A general view formed early in the UDRP jurisprudence is that for predictability decisions “should consist of more than, it depends what panel you draw’.” Time Inc. v. Chip Cooper, D2000-1342 (WIPO February 13, 2001) (<lifemagazine.com>). The goal for consistency is achieved through “a strong body of precedent” which “is strongly persuasive” even if not binding. Pantaloon Retail India Limited v. RareNames, WebReg, D2010-0587 (WIPO June 21, 2010). “Whether [the consensus in holding that a respondent in the domain name business] is justified may be a matter for debate, but in the opinion of the Panel there is a strong body of precedent which, though not binding, is strongly persuasive.” This consensus notwithstanding, on some issues, most notably the split views on noncommercial speech which has the distinction of having a “View 1” and “View 2” (essentially a majority and minority) rating in the WIPO Overview, and less the frequent “binary” versus “unitary” views which is noted in the WIPO Overview but not with the same distinction, it truly does depend on “what panelist you draw.”
Two decisions bring the roulette wheel criticism into perspective, Big 5 Corp. v. EyeAim.com / Roy Fang, FA1308001513704 (Nat. Arb. Forum October 11, 2013) and Guru Denim Inc. v. Ibrahim Ali Ibrahim Abu-Harb, D2013-1324 (WIPO September 27, 2013). Dissents were filed in both cases. In Big 5, the majority holds to a variant of the unified view. In Guru Denim, the majority holds to the binary view. The binary view construes paragraph 4(a)(iii) as requiring complainant to prove both “registration in bad faith” and (separately) use in bad faith. The unified view construes the paragraph as requiring proof that respondent “registered and is using the domain name in bad faith.” The distinction vigorously pointed out by the dissent in Guru Denim is that the phrase “in bad faith” qualifies “registration and use.”
In Big 5, the Respondent had registered <big5.com> many years before Complainant acquired its trademark, but had begun using the domain name in bad faith after Complainant’s success in the marketplace. It was using the domain name in bad faith when it renewed registration. The majority concluded that
Respondent’s Paragraph 2 of the Policy representation and warranty given in January 7, 2012 [when the registration for the domain name was renewed] was knowingly false since: i) Respondent intentionally changed his use of the disputed domain name; ii) The new use is unrelated to Respondent’s earlier business and trademark registration; iii) The new use is the display of pay-per-click links which are basically there to profit from consumers confusion between the disputed domain name and Complainant’s trademarks; iv) The new use occurred prior to the renewal held to be a registration for purposes of paragraph 4(a)(iii) and; v) There has been no legitimate use since renewal.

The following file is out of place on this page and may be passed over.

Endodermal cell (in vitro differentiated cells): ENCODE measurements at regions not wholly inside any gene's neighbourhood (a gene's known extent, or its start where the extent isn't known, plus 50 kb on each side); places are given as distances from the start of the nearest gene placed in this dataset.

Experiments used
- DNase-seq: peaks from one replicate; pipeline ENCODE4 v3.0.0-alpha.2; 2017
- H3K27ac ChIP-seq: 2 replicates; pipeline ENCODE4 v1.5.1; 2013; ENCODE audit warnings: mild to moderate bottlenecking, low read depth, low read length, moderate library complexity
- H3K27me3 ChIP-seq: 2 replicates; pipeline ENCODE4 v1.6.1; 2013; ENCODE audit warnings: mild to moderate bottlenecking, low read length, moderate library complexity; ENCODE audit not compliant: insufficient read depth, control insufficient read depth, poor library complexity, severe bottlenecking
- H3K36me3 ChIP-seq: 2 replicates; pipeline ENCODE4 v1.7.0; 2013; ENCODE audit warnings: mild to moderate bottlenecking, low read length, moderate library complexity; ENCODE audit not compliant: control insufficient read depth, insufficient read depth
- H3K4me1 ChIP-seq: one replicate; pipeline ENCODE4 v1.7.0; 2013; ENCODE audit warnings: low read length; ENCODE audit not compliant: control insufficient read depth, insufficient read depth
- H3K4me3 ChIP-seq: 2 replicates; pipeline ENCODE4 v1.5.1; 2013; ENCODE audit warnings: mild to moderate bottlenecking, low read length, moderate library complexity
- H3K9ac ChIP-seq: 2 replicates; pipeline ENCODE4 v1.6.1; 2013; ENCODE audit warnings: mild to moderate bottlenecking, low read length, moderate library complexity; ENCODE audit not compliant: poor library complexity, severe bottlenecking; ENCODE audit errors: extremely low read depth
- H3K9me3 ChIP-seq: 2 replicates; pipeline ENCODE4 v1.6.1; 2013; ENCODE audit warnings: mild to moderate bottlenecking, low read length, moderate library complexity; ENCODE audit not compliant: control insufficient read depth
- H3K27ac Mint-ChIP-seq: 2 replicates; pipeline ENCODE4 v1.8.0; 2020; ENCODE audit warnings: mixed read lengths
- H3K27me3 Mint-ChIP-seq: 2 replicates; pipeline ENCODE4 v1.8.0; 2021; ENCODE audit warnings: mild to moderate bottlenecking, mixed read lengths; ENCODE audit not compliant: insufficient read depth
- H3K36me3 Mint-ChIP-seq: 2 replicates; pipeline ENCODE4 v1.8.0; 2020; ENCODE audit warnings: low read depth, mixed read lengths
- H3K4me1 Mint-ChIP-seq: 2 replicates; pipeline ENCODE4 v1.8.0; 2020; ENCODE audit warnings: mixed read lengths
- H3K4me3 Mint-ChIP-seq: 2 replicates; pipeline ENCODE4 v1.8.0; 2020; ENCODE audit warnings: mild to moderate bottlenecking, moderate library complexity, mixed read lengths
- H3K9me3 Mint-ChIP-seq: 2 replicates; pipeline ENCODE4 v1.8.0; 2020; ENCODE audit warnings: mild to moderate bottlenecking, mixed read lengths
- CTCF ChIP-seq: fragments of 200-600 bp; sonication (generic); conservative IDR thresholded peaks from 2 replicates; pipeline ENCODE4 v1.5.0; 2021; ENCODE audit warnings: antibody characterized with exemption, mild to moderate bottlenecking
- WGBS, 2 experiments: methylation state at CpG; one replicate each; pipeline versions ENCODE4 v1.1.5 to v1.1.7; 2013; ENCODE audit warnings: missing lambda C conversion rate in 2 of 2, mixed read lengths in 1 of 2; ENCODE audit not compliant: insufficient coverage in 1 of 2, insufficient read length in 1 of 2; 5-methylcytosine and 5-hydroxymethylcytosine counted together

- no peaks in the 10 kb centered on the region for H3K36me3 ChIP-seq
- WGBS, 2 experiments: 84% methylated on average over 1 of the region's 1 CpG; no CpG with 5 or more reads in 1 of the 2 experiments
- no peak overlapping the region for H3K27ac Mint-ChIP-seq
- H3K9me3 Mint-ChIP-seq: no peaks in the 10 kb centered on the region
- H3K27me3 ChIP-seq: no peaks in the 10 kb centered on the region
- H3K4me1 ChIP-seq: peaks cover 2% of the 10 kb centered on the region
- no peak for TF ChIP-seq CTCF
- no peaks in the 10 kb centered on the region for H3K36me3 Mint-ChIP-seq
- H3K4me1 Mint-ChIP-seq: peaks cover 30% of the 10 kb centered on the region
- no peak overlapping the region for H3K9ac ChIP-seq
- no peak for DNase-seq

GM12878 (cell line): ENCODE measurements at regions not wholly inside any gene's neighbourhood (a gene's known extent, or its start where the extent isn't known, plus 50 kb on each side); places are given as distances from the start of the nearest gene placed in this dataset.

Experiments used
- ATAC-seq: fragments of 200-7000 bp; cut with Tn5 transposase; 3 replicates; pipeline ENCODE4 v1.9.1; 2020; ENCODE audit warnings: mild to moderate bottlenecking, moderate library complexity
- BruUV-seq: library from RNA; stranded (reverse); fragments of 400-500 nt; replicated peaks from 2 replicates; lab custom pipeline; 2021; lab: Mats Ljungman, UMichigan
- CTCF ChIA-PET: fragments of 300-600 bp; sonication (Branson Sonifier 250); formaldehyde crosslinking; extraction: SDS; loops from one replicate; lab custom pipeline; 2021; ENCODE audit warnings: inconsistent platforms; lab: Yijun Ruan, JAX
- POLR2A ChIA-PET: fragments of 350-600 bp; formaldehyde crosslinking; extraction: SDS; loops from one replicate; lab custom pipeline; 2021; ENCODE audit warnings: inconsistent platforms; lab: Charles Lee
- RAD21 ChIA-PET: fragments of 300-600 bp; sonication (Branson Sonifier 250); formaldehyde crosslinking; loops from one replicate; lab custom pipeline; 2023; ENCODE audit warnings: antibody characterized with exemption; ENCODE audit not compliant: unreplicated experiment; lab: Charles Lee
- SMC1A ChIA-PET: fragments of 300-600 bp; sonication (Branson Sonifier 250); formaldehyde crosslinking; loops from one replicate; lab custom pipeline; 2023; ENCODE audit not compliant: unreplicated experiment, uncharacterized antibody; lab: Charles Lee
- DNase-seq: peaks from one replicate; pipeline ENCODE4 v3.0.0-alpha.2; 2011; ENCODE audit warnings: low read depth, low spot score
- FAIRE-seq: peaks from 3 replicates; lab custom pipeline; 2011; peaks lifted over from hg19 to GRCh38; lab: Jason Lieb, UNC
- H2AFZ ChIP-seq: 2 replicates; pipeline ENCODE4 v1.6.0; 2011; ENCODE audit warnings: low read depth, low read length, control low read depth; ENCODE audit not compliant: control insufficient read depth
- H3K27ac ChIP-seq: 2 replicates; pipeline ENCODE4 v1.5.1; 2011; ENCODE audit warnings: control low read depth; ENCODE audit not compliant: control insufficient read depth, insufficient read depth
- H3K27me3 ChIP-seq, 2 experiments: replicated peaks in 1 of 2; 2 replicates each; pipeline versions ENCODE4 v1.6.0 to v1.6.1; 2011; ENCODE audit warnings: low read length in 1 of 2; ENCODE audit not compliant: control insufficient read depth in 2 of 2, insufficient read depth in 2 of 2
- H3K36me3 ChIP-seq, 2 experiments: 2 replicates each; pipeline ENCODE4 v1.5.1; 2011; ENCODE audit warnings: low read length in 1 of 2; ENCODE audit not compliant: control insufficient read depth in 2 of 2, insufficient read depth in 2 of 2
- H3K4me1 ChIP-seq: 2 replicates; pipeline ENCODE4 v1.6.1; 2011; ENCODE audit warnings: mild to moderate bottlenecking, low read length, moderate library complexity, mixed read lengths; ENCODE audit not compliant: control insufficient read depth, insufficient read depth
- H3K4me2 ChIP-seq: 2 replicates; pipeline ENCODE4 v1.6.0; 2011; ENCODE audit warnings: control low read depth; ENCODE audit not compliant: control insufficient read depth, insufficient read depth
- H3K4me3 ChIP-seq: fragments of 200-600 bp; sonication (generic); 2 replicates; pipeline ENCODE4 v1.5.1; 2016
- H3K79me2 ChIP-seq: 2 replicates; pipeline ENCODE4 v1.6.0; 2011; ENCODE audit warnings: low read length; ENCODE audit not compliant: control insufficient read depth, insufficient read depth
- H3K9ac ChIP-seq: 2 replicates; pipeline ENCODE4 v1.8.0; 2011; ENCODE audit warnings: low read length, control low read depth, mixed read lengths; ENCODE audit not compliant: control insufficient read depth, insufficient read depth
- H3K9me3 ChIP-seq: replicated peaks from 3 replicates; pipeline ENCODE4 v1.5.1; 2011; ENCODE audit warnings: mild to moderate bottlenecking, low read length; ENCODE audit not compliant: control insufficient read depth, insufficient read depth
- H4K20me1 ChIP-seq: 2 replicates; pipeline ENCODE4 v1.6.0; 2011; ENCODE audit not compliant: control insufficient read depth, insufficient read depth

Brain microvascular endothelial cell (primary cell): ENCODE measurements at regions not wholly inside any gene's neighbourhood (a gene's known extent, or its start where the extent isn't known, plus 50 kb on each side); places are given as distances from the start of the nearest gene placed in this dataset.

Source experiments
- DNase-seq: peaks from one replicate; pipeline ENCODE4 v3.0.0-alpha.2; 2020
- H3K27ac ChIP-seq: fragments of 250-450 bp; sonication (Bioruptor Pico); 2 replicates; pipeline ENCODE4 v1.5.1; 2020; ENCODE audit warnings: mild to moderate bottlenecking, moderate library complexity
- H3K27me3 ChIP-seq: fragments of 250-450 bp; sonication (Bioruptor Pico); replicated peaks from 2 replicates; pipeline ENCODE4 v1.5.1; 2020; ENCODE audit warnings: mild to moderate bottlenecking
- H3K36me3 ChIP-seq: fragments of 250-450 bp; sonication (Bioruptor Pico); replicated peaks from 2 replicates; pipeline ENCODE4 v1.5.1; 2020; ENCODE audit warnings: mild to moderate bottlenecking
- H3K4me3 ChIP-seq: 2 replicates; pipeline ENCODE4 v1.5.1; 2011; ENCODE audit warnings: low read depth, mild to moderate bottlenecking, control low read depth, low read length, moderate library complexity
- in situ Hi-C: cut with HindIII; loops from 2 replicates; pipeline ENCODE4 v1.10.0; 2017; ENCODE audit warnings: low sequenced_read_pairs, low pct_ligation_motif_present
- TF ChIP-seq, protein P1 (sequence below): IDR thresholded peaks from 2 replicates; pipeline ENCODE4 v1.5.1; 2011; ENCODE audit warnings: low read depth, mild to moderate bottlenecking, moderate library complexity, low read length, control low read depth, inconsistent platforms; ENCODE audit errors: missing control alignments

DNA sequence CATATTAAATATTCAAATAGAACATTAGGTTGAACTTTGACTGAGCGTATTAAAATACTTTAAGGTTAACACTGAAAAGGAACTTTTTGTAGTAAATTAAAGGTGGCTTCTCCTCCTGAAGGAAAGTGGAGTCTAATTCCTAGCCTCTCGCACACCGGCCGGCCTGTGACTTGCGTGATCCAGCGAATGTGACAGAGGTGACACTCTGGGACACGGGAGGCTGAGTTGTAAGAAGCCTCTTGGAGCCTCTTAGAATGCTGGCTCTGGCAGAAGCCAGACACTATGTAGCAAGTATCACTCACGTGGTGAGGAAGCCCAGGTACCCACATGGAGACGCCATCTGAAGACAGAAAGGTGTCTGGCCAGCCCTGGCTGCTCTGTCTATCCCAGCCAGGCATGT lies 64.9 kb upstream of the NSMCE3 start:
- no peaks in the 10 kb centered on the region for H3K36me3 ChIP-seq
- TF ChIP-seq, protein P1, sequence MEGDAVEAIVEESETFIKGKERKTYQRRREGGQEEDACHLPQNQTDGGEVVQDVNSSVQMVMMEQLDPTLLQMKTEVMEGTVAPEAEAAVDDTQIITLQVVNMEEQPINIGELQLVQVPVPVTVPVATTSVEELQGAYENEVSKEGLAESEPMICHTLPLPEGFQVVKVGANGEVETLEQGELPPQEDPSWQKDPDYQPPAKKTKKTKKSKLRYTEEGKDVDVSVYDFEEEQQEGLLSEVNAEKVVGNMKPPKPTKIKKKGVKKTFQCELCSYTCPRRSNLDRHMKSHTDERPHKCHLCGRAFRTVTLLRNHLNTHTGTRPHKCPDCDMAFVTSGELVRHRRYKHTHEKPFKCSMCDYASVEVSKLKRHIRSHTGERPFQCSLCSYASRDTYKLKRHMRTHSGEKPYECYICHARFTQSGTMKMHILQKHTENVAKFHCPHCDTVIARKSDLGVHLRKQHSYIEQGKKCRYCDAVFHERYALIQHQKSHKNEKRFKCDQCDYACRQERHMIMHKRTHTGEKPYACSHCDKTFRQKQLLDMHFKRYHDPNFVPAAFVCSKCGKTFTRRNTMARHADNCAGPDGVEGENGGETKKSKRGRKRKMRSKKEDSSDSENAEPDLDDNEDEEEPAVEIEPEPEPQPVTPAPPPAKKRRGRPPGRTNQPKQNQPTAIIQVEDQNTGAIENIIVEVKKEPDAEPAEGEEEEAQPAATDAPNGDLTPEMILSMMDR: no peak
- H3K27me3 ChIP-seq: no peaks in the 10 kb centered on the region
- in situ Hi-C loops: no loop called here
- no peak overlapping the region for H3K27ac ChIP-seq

In the consensus “binary” view, these facts would not be sufficient to order the domain name forfeited to complainant, but the majority in Big 5 finds “precedent” (that is, there is a case so holding) in Eastman Sporto Group LLC v. Jim and Kenny, D2009-1688 (WIPO March 1, 2010). In Eastman, the Panel stated of the “unitary” approach while it was not “presently prepared to read the few unified concept approach cases to say that any use in bad faith, even occasional conduct that fits squarely within one of the examples of bad faith in paragraph 4(b) of the Policy, as automatically establishing bad faith for purposes of paragraph 4(a)(iii),” it nevertheless concluded that renewal after use in bad faith could be a basis for a finding of registration in bad faith:
Even though included as a Consensus View in the WIPO Overview this Panel’s assessment is that the Teradyne rule enjoys comparatively less precedential support than the traditional rule of interpreting paragraph 4(a)(iii). As noted, the cases are few and most simply endorse the Teredyne case without extended discussion, and the most thoughtful discussion, in PAA Laboratories, questions the original rationale for the rule.
This would not be a “binary” choice – that a renewal can be treated as a new registration. In other circumstances it might well be appropriate to continue to find otherwise “infringing” use still within the safe harbors of paragraphs 4(c)(i) or 4(c)(ii). The obvious case that comes to mind is when the respondent had nothing to do with the intervening circumstances that changed things – a trademark is registered after initial registration but before renewal, and the use to which the respondent puts the domain name remains materially unchanged, for example. That is a matter for panels in future cases.
Based upon the record in Big 5 “the Panel deems Respondent’s 2009 renewal of the disputed domain name to be the date on which to measure whether the disputed domain name was registered and used in bad faith for purposes of paragraph 4(a)(iii), and finds that the Respondent registered and used the disputed domain name in bad faith.” In contrast, in Guru Denim the Panel was diametrically opposite. It did not “consider that the warranty concerning good faith use in the registration policy operates to overrule the conjunctive requirement. It seems to the majority that if the drafters of the Policy had intended there to be no conjunctive requirement then they would have used different language, such as the term ‘or’, but they did not do so.”
The “unified view” has fallen far short of any enthusiasm and is rarely met with except when it comes around as it has with Big 5 it gives weight to the complaint of inconsistency. While it cannot be said that there is a 100% consistency in applying domain name law, some inconsistency is not surprising given the diversity of panelists’ national backgrounds, legal acumen, cultural values and temperaments.